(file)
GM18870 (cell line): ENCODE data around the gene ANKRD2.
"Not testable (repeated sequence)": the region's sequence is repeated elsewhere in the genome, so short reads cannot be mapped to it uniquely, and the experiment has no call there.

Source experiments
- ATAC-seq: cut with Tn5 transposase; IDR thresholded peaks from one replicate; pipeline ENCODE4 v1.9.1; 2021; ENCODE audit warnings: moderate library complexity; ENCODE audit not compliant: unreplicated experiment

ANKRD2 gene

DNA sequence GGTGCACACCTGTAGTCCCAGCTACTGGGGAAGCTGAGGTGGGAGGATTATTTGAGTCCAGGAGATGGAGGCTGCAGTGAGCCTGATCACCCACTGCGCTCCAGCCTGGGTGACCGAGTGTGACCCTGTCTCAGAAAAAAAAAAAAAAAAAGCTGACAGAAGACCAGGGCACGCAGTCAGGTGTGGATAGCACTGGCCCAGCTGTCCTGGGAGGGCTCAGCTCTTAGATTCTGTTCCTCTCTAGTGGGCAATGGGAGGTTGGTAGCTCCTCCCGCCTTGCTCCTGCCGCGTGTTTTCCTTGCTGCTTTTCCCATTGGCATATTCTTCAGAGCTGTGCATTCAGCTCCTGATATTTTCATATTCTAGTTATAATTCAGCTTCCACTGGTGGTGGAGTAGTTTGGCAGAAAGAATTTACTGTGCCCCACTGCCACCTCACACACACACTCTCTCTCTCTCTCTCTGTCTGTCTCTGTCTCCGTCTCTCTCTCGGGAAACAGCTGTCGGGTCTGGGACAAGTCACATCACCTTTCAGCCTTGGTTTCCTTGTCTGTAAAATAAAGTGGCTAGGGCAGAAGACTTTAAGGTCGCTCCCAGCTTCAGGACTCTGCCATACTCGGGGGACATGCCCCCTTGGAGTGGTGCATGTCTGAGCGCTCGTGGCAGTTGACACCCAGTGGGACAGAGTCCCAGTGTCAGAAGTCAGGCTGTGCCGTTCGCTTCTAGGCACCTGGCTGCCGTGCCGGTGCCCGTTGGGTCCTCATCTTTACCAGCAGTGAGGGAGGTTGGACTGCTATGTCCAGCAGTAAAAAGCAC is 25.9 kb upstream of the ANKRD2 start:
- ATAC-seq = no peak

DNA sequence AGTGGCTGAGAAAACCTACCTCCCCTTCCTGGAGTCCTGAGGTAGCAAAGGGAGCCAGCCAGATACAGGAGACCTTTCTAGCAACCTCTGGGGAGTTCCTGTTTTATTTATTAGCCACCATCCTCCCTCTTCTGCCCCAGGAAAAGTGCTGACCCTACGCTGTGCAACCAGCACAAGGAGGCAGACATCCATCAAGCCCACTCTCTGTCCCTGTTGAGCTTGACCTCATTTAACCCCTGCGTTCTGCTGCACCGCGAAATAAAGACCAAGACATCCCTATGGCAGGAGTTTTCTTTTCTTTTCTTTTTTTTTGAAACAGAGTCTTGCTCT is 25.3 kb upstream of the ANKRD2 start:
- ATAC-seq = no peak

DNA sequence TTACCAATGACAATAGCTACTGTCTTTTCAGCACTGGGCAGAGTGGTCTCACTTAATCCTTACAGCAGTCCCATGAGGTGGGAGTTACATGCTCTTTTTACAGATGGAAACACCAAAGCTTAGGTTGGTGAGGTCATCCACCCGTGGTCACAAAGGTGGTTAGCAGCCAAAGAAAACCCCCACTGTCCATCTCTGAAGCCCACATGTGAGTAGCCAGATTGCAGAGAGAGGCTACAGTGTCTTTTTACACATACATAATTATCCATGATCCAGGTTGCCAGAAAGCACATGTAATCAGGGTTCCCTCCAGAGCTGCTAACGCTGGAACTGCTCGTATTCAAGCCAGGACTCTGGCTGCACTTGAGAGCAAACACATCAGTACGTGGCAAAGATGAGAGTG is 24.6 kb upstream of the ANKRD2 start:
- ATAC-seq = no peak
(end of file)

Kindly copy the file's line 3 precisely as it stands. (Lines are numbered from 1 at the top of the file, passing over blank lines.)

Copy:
Source experiments